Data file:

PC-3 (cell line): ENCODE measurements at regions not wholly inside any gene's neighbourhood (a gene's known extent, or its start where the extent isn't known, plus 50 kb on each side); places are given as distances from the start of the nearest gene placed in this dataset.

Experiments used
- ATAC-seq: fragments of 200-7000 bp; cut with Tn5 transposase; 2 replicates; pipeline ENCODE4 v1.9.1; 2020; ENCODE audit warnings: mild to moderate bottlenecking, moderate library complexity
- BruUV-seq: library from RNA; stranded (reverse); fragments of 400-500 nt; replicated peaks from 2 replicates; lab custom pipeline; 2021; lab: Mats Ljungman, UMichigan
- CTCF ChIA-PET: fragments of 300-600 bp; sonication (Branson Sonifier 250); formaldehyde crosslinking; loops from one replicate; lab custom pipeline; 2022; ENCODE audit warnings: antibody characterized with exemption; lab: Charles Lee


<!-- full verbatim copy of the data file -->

PC-3 (cell line): ENCODE measurements at regions not wholly inside any gene's neighbourhood (a gene's known extent, or its start where the extent isn't known, plus 50 kb on each side); places are given as distances from the start of the nearest gene placed in this dataset.

Experiments used
- ATAC-seq: fragments of 200-7000 bp; cut with Tn5 transposase; 2 replicates; pipeline ENCODE4 v1.9.1; 2020; ENCODE audit warnings: mild to moderate bottlenecking, moderate library complexity
- BruUV-seq: library from RNA; stranded (reverse); fragments of 400-500 nt; replicated peaks from 2 replicates; lab custom pipeline; 2021; lab: Mats Ljungman, UMichigan
- CTCF ChIA-PET: fragments of 300-600 bp; sonication (Branson Sonifier 250); formaldehyde crosslinking; loops from one replicate; lab custom pipeline; 2022; ENCODE audit warnings: antibody characterized with exemption; lab: Charles Lee